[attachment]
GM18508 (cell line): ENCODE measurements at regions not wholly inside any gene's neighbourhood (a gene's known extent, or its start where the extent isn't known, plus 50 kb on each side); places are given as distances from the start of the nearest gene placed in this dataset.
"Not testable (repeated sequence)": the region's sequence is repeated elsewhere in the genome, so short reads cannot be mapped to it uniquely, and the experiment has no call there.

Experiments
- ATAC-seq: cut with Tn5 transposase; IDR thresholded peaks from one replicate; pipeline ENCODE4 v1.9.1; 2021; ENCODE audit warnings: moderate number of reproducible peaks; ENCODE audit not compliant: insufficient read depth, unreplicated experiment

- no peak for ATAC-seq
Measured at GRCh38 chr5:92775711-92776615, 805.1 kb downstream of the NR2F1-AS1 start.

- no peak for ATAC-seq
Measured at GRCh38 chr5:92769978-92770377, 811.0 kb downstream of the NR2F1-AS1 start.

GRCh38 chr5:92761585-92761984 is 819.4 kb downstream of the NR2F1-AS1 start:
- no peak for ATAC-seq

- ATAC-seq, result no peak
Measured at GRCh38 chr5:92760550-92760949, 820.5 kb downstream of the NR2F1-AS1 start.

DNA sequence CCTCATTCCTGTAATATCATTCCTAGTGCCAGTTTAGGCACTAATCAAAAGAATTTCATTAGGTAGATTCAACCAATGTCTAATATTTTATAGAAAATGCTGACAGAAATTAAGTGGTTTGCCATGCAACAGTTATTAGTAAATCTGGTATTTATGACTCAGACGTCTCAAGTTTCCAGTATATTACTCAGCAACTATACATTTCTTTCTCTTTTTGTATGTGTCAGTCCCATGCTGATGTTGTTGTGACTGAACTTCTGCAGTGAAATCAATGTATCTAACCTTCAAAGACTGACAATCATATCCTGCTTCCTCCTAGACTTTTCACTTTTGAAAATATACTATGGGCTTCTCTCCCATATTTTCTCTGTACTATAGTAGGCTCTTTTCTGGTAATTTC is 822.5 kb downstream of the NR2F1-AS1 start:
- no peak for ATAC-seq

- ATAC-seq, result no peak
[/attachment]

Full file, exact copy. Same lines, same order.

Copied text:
GM18508 (cell line): ENCODE measurements at regions not wholly inside any gene's neighbourhood (a gene's known extent, or its start where the extent isn't known, plus 50 kb on each side); places are given as distances from the start of the nearest gene placed in this dataset.
"Not testable (repeated sequence)": the region's sequence is repeated elsewhere in the genome, so short reads cannot be mapped to it uniquely, and the experiment has no call there.

Experiments
- ATAC-seq: cut with Tn5 transposase; IDR thresholded peaks from one replicate; pipeline ENCODE4 v1.9.1; 2021; ENCODE audit warnings: moderate number of reproducible peaks; ENCODE audit not compliant: insufficient read depth, unreplicated experiment

- no peak for ATAC-seq
Measured at GRCh38 chr5:92775711-92776615, 805.1 kb downstream of the NR2F1-AS1 start.

- no peak for ATAC-seq
Measured at GRCh38 chr5:92769978-92770377, 811.0 kb downstream of the NR2F1-AS1 start.

GRCh38 chr5:92761585-92761984 is 819.4 kb downstream of the NR2F1-AS1 start:
- no peak for ATAC-seq

- ATAC-seq, result no peak
Measured at GRCh38 chr5:92760550-92760949, 820.5 kb downstream of the NR2F1-AS1 start.

DNA sequence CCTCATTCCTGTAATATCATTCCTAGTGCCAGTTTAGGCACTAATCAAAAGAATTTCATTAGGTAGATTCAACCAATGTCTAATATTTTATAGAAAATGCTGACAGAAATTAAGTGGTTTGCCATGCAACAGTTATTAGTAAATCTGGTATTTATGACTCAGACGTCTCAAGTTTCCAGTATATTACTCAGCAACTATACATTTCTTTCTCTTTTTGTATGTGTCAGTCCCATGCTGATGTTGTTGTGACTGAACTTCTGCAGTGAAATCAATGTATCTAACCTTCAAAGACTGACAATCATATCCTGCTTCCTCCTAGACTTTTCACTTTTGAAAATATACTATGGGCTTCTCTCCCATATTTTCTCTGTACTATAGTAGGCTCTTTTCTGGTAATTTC is 822.5 kb downstream of the NR2F1-AS1 start:
- no peak for ATAC-seq

- ATAC-seq, result no peak